Public Health

Covid cases on cruise ships rose 30-fold in two weeks

Dr. Rochelle Walensky, director of the Centers for Disease Control and Prevention, testifies during a Senate Committee on Health, Education, Labor and Pensions hearing to discuss the federal response to the coronavirus disease (COVID-19) and new emerging variants to examine Capitol Hill in Washington, DC, USA, January 11, 2022.

Shawn Thew | Reuters

Cruise lines have seen a 30-fold increase in Covid-19 cases in two weeks due to the highly contagious Omicron variant, CDC Director Dr. Rochelle Walensky during a Senate hearing on Tuesday.

The sharp rise in cases comes after the Centers for Disease Control and Prevention warned against cruise ship travel regardless of passengers’ vaccination status.

In the first two weeks of December, 162 cases were reported on board ships. But as cases surged around the world, cruise lines announced more outbreaks. Ships operating in US waters have reported about 5,000 Covid cases to the CDC from December 15-29.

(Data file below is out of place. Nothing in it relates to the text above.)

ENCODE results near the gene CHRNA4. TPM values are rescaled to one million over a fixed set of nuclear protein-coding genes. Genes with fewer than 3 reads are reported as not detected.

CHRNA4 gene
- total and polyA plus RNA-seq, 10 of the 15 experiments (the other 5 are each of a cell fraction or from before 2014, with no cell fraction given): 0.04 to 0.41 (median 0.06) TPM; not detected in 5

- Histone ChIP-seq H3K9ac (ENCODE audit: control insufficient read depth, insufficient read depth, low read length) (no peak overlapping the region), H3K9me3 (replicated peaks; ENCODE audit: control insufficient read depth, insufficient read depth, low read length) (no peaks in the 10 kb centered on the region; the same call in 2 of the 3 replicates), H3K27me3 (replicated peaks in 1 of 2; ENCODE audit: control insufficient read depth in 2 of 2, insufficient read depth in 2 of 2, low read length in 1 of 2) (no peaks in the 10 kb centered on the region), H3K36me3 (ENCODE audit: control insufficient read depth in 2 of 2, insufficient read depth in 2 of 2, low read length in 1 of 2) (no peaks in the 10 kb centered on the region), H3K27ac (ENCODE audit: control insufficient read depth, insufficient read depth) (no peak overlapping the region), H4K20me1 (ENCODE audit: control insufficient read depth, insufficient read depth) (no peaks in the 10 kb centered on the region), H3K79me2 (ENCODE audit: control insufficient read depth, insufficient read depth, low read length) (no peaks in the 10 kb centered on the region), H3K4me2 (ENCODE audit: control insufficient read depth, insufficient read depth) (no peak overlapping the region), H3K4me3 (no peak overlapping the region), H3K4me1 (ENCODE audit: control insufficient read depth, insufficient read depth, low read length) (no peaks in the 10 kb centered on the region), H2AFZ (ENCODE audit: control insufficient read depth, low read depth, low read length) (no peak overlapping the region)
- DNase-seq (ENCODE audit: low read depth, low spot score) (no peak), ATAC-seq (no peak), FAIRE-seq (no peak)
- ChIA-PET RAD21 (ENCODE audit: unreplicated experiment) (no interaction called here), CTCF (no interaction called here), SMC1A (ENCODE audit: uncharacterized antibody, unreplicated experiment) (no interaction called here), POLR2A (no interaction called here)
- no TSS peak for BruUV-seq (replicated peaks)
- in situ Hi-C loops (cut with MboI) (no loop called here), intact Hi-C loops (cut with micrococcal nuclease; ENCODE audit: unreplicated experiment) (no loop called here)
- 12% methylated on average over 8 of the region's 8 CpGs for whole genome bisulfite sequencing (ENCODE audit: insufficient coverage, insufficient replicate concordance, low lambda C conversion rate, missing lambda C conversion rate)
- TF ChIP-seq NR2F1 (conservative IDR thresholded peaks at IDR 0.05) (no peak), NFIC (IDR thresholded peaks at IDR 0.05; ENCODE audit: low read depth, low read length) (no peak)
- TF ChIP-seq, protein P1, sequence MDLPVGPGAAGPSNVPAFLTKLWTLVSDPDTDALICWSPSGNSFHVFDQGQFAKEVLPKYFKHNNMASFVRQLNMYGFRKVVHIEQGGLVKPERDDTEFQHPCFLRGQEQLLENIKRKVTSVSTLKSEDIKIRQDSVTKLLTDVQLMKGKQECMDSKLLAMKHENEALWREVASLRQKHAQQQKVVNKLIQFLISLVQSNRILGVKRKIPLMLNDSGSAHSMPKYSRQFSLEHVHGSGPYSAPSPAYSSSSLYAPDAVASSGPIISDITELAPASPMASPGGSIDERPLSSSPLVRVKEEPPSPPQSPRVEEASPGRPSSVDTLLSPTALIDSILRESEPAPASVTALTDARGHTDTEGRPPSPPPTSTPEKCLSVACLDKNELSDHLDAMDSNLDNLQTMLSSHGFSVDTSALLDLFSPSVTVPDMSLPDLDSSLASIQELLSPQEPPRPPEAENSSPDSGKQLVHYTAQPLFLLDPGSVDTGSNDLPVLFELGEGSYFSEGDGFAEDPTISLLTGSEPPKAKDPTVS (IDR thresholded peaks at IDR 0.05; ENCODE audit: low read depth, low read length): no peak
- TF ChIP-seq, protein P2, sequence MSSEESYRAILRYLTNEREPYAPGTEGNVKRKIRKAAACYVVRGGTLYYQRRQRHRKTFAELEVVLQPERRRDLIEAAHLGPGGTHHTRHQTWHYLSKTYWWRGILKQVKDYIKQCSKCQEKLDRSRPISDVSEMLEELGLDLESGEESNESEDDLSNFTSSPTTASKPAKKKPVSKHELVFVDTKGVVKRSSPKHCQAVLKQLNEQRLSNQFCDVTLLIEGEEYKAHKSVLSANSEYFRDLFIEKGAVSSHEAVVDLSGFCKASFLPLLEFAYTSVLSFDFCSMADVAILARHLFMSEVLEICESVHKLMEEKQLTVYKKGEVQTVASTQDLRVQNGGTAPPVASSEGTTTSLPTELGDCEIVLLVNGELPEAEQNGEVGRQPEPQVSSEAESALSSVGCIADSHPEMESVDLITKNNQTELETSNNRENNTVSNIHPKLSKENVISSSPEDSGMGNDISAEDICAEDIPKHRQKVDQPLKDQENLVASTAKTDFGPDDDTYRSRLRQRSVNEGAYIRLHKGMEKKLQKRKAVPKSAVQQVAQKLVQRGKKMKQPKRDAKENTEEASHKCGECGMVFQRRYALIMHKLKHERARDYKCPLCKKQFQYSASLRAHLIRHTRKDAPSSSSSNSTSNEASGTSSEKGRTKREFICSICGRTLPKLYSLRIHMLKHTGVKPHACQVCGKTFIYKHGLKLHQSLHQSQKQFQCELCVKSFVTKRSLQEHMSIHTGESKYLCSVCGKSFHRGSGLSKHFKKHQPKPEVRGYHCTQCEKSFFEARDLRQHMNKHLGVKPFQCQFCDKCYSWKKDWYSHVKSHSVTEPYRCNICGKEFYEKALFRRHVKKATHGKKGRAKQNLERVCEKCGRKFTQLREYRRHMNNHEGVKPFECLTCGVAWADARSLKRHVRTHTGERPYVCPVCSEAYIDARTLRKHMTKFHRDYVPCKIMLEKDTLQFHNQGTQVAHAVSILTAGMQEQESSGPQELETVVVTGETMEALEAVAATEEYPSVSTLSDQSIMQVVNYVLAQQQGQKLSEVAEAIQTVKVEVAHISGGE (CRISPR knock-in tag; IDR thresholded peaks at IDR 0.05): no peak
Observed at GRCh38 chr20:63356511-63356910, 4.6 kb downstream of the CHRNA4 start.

Walensky did not provide updated figures on cruise ship cases during Tuesday’s hearing.

To date, certain ships have operated under the CDC’s conditional sailing regulations, which establish safety procedures such as mandatory testing for overseas-operated cruise ships plying in American waters. This order has been in effect since October 2020 with minor changes.

Walensky said she doesn’t think the order, which is due to end on January 15, will be extended. Instead, the agency expects to move to a voluntary program and work with cruise lines.

The CDC director said she hopes “the cruise industry will continue to understand that this is a really safe practice for these industries.”

“What I can’t predict is what summer will bring,” she added.

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